If you have a dream to work from home and obtain a more flexible lifestyle without having to be locked up in an office from 9 to 5, and happens to have extra space in your home (even if it is only an extra room) I would recommend to become a host with Airbnb.
For you that do not know what Airbnb is, let me present a short introduction to this online travel marketplace.
What Is Airbnb?
Airbnb is an online marketplace where private landlords can host people in their own homes for short-term lodging.
This includes hospitality in holiday cottages; apartments, and home-stays (private rooms). Airbnb also offers hostel beds, regular hotel rooms, and different experiences and events if you are up for adventure travel.
As a traveler, you can use Airbnb’s marketplace to search for a place to stay anywhere in the whole world, and as a host you have the option to offer hosting for people all over the world as well. Pretty neat if you ask me!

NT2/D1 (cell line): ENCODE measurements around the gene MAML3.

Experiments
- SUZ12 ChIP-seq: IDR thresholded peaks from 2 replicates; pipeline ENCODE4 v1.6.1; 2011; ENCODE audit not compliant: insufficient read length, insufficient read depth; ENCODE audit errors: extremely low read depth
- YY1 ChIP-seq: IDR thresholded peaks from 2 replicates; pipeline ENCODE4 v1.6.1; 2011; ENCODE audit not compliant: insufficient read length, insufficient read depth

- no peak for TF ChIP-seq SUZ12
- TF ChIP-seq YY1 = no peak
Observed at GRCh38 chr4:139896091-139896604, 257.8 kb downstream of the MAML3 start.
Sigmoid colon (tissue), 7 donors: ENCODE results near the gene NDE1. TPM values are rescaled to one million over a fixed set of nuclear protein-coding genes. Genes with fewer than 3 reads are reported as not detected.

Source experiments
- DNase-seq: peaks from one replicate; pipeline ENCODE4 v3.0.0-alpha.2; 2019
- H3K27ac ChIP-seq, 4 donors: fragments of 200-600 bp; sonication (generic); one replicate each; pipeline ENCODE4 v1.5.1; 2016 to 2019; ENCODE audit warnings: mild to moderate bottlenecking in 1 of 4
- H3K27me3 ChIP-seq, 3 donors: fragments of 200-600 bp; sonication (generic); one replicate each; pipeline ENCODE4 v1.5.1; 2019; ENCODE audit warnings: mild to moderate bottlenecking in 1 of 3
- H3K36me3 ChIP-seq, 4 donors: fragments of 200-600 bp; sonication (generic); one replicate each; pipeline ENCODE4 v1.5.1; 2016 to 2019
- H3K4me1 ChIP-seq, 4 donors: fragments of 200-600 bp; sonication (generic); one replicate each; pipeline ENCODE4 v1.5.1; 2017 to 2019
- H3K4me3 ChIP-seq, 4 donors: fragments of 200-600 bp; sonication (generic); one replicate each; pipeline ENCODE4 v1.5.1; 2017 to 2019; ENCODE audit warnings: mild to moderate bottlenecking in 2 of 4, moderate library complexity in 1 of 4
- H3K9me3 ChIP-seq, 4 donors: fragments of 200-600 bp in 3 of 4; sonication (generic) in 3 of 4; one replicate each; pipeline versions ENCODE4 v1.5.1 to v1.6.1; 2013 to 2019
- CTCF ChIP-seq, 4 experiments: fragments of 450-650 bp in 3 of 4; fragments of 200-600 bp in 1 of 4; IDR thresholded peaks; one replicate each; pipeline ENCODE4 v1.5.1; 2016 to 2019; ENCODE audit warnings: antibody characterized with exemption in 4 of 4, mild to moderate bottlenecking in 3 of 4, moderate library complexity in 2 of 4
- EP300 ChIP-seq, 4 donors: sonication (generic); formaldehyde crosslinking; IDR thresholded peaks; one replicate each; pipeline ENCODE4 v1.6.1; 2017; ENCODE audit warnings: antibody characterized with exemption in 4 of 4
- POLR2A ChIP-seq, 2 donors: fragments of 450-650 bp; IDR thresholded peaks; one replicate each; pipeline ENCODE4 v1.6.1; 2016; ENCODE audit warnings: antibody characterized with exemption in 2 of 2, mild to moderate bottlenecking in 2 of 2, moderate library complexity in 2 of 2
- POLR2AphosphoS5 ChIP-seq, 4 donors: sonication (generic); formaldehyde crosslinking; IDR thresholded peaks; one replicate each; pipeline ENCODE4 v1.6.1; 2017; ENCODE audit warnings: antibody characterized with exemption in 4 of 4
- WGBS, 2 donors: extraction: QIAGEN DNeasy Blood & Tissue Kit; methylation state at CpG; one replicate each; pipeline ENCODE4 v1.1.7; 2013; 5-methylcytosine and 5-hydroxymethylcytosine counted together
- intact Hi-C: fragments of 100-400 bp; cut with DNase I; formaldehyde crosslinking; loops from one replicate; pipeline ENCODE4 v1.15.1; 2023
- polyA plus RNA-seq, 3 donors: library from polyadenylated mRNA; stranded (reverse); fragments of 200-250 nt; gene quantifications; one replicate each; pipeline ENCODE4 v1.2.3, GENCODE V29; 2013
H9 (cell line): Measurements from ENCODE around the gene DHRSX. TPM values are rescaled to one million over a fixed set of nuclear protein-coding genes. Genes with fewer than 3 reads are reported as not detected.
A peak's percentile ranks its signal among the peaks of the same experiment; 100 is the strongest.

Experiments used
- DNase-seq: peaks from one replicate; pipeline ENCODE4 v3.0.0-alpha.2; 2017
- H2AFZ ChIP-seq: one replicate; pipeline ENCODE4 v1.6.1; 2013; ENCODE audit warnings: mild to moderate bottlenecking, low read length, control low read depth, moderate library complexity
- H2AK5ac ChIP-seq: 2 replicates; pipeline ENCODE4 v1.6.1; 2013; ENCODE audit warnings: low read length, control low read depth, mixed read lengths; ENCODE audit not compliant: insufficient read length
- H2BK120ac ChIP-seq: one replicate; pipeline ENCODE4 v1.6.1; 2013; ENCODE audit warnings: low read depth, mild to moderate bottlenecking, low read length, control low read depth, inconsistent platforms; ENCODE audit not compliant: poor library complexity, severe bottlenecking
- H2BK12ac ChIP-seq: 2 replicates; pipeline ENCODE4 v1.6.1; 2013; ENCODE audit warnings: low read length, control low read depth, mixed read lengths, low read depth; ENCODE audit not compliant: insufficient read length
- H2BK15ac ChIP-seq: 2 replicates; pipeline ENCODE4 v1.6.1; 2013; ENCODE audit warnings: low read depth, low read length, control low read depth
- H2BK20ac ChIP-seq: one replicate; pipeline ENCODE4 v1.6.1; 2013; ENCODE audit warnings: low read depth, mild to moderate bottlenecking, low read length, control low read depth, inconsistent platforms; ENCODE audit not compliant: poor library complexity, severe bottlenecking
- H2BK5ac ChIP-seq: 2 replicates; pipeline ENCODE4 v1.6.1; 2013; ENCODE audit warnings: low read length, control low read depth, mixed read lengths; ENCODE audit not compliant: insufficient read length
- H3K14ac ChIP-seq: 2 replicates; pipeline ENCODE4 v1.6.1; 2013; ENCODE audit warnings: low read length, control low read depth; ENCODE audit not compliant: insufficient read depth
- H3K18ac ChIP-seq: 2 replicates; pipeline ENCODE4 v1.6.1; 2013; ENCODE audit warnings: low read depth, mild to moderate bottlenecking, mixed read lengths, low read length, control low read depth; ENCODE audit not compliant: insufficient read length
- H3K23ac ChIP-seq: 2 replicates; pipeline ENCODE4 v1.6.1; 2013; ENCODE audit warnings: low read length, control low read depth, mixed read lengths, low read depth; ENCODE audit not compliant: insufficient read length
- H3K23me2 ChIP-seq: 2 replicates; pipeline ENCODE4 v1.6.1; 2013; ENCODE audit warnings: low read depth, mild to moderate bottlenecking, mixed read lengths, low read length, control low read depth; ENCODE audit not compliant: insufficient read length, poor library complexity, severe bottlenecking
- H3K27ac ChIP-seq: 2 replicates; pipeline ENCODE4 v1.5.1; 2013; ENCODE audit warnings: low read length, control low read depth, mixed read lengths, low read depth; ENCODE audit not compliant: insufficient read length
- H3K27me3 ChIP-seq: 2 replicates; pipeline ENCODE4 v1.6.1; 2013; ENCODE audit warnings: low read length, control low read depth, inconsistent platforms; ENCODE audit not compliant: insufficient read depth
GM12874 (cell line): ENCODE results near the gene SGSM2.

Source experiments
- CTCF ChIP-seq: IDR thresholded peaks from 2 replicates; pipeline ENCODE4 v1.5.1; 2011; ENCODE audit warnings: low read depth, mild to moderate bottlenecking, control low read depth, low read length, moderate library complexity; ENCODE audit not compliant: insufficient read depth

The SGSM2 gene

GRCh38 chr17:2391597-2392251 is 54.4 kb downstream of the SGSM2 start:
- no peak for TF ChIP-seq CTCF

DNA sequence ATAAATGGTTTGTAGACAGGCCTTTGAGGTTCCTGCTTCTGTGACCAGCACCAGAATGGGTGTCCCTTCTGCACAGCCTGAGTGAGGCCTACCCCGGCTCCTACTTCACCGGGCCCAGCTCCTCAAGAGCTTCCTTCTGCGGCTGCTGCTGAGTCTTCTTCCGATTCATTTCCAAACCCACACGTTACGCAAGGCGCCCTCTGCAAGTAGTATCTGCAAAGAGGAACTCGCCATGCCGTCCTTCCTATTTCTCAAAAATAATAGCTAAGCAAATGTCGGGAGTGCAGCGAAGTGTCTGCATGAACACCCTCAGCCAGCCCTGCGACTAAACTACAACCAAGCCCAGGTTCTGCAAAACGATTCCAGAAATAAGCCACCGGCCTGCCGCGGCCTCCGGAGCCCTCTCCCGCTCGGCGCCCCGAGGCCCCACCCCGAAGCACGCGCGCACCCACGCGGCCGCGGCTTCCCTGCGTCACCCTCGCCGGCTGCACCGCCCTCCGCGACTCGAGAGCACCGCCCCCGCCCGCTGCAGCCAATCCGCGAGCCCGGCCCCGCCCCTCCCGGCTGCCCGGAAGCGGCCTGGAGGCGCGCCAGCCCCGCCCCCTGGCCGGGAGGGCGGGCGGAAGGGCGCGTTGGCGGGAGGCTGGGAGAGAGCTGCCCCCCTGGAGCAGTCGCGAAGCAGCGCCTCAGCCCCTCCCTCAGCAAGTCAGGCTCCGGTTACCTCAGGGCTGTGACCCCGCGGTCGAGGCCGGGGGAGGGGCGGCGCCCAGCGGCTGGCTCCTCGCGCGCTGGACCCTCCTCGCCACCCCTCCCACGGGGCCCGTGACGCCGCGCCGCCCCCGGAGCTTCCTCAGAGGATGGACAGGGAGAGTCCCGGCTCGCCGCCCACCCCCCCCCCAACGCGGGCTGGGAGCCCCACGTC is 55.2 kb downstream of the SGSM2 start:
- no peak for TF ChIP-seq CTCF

Airbnb was founded, August 2008, in San Francisco. The company started from an idea to make some extra cash. The 3 young men, who are the founders of Airbnb, could not afford to pay the rent and came up with the idea to purchase 3 air mattresses, and offer people to stay over in one of their rooms for $80/per night, including breakfast.
It literally started with this email, Joe Gebbia, sent his roommate, Brian Chesky:
“What if they made a designer’s bed and breakfast, complete with a sleeping mat and breakfast? It was a way to “make a few bucks.”
Now, almost 11 years later this idea is worth $25 billion. Not bad!